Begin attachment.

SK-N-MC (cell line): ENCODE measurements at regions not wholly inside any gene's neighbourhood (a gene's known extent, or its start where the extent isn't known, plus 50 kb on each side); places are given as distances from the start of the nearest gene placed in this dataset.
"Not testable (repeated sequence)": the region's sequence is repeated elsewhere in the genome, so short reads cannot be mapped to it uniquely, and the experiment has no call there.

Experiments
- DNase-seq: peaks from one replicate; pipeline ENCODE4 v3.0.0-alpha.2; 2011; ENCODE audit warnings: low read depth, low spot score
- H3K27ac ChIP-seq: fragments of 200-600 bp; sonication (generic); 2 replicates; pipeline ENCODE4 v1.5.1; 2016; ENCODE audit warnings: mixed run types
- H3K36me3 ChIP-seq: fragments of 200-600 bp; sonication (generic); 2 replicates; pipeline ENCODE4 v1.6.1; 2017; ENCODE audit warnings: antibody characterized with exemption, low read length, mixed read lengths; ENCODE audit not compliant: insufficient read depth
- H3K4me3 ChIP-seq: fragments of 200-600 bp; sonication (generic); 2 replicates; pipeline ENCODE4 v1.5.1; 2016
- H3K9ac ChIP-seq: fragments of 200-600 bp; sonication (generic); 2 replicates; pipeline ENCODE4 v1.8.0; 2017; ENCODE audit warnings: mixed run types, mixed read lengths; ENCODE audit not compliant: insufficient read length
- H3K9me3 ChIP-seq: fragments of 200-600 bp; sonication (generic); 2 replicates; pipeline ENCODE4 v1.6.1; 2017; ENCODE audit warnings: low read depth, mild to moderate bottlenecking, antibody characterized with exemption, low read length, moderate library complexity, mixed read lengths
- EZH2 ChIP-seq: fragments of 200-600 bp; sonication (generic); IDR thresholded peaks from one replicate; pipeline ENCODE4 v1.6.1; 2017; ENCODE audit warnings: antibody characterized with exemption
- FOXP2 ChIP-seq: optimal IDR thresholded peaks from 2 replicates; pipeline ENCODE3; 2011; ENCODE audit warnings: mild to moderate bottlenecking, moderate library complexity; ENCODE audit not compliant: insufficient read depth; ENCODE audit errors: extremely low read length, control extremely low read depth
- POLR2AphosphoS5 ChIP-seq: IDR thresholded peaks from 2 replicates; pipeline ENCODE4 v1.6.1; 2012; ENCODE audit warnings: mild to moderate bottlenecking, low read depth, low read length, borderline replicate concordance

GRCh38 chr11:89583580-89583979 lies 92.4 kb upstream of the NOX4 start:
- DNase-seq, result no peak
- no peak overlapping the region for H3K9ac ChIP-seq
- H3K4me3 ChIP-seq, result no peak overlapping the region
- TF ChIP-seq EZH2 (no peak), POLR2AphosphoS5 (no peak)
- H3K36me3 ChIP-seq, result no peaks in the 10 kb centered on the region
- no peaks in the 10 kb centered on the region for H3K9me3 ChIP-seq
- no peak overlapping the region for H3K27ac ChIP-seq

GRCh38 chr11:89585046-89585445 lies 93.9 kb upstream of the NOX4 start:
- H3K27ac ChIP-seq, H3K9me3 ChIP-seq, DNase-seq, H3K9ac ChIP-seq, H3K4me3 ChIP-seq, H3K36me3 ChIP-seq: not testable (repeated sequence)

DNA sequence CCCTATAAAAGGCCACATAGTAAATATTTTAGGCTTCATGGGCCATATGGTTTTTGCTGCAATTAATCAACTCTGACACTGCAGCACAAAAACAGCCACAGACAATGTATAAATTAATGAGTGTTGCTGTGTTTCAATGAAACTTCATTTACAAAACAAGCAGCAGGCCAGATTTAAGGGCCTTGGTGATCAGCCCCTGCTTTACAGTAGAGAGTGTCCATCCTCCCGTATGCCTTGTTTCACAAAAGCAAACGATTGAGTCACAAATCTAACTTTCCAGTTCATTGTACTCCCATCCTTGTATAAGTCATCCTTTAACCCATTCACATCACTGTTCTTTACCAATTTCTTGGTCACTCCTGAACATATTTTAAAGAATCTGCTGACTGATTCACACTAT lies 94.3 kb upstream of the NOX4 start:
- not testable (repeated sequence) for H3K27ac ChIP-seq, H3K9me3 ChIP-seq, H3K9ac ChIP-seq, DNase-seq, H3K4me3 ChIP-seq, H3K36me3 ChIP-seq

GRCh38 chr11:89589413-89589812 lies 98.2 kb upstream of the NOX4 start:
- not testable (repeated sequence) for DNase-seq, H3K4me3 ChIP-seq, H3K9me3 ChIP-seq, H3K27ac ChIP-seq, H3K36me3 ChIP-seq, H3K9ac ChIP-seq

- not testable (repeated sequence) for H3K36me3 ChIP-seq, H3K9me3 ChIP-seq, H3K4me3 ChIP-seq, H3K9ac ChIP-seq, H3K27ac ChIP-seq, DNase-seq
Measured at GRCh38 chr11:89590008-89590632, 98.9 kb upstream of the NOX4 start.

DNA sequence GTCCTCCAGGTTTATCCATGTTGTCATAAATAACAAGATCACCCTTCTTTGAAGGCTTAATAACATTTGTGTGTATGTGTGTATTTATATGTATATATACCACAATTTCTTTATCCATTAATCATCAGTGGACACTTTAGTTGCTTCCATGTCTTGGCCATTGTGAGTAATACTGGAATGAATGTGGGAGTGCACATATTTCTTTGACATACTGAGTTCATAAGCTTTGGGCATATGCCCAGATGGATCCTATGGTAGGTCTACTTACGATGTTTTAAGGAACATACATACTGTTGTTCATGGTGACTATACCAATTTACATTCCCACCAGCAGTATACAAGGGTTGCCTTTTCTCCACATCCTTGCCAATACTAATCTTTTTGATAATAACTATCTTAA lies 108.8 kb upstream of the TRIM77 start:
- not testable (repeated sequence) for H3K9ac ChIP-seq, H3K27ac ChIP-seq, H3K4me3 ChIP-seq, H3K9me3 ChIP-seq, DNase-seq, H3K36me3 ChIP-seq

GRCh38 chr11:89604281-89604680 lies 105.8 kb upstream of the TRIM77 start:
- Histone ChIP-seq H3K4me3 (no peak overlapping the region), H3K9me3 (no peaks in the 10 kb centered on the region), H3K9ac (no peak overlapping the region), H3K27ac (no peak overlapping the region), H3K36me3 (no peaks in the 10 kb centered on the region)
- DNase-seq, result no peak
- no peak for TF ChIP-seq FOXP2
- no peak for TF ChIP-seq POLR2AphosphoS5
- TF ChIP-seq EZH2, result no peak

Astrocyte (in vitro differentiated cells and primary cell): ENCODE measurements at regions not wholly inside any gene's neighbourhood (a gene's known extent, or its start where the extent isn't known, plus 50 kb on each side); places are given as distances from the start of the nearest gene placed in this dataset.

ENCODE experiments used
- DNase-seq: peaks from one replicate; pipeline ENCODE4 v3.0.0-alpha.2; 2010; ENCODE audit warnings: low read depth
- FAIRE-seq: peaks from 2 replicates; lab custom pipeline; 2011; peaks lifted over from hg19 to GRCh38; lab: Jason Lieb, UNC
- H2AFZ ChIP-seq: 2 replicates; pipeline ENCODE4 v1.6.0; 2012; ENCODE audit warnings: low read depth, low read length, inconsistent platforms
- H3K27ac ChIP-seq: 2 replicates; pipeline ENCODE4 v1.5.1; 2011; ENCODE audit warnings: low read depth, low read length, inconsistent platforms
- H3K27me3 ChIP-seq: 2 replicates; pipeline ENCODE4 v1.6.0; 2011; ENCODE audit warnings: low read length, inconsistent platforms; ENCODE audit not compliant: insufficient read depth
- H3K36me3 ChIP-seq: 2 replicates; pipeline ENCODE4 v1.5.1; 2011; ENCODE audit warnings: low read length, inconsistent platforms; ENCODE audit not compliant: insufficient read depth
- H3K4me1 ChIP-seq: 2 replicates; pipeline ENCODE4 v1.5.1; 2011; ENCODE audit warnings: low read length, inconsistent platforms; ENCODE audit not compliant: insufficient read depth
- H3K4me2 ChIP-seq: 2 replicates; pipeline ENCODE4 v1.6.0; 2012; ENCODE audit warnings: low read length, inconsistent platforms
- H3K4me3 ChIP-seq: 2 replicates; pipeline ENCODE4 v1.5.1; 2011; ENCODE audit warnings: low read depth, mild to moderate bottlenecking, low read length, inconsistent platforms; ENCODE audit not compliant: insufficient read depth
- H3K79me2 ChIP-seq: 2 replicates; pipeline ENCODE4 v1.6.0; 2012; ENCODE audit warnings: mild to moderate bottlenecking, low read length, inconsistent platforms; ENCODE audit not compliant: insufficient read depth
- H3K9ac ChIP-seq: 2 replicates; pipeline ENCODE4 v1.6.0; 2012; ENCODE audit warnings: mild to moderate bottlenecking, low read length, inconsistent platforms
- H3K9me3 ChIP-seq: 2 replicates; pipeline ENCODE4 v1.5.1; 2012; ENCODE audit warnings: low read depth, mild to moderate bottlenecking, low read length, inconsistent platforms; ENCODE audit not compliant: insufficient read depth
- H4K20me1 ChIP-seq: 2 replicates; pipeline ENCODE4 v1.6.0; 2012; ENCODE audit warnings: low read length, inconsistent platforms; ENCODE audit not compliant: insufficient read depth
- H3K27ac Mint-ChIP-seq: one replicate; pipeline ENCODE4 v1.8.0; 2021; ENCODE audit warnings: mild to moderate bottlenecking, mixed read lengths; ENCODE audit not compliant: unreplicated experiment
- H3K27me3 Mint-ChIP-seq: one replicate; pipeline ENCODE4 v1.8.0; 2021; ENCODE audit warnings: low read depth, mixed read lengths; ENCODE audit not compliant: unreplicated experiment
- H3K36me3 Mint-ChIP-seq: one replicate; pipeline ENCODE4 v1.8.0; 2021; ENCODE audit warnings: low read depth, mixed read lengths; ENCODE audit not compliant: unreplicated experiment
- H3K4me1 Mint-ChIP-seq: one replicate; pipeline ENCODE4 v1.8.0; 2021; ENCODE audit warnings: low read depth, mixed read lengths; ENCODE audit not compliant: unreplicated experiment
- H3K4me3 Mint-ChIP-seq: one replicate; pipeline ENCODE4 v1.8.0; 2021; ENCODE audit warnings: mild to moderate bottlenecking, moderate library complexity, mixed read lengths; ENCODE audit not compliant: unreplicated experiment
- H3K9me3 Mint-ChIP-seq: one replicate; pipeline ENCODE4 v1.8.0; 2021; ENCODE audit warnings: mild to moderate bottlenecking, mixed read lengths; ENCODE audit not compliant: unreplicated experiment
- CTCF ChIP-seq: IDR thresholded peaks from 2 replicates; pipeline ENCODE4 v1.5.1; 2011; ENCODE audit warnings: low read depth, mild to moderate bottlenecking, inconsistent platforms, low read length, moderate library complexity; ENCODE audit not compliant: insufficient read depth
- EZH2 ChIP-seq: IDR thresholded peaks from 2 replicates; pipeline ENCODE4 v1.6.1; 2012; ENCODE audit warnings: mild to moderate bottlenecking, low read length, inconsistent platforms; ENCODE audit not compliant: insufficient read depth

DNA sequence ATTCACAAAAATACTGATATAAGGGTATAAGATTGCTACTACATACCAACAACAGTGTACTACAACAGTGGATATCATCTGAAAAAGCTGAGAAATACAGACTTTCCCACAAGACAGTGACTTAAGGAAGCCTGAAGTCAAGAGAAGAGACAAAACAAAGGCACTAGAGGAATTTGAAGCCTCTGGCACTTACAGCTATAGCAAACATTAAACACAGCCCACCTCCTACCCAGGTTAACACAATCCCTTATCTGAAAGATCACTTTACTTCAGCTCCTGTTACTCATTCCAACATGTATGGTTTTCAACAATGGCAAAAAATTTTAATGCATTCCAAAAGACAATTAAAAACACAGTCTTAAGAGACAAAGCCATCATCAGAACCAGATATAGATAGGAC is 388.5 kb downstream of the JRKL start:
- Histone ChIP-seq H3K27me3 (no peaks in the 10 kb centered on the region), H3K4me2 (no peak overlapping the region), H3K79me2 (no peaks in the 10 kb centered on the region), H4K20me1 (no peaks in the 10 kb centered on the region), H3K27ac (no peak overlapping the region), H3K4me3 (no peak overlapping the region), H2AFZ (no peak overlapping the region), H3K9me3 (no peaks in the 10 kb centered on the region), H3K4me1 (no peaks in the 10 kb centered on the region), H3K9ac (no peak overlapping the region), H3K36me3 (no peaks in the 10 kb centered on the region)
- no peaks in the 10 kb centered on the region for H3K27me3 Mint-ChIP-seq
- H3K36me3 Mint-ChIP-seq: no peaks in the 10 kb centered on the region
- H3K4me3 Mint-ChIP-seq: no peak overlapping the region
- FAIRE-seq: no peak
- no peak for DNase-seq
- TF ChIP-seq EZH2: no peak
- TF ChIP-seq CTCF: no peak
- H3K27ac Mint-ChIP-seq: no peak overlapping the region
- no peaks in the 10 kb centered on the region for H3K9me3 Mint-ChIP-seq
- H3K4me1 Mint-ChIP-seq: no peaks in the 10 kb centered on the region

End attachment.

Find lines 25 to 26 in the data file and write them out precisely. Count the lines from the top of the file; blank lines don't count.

GRCh38 chr11:89589413-89589812 lies 98.2 kb upstream of the NOX4 start:
- not testable (repeated sequence) for DNase-seq, H3K4me3 ChIP-seq, H3K9me3 ChIP-seq, H3K27ac ChIP-seq, H3K36me3 ChIP-seq, H3K9ac ChIP-seq